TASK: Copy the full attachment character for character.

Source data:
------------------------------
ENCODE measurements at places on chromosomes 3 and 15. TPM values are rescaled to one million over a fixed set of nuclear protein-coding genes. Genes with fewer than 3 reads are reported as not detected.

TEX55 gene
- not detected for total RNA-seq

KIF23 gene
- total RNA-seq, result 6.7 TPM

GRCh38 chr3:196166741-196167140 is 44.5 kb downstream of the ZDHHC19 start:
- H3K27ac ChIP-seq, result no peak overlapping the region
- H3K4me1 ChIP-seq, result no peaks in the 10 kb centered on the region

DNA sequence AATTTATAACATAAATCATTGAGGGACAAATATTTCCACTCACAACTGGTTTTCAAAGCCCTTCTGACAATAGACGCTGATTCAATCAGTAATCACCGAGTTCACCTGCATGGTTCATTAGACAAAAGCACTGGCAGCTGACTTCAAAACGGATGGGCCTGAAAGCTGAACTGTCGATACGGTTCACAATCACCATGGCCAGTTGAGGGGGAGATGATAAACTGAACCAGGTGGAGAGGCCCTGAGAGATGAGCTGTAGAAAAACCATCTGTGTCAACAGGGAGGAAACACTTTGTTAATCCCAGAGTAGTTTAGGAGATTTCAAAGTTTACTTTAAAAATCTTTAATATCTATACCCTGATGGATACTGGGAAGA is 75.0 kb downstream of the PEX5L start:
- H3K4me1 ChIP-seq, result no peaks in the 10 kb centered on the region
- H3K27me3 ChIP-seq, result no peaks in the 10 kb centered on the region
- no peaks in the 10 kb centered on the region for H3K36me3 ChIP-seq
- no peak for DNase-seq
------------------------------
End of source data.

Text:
ENCODE measurements at places on chromosomes 3 and 15. TPM values are rescaled to one million over a fixed set of nuclear protein-coding genes. Genes with fewer than 3 reads are reported as not detected.

TEX55 gene
- not detected for total RNA-seq

KIF23 gene
- total RNA-seq, result 6.7 TPM

GRCh38 chr3:196166741-196167140 is 44.5 kb downstream of the ZDHHC19 start:
- H3K27ac ChIP-seq, result no peak overlapping the region
- H3K4me1 ChIP-seq, result no peaks in the 10 kb centered on the region

DNA sequence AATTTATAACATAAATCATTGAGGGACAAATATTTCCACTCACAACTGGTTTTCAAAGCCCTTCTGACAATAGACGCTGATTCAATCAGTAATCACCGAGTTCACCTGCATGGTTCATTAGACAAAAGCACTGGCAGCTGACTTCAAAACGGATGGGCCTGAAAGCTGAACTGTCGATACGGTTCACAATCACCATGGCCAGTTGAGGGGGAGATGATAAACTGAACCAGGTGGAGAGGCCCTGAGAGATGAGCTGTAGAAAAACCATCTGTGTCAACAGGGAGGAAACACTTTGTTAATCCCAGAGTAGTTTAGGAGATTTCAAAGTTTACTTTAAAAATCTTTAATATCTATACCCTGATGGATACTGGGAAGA is 75.0 kb downstream of the PEX5L start:
- H3K4me1 ChIP-seq, result no peaks in the 10 kb centered on the region
- H3K27me3 ChIP-seq, result no peaks in the 10 kb centered on the region
- no peaks in the 10 kb centered on the region for H3K36me3 ChIP-seq
- no peak for DNase-seq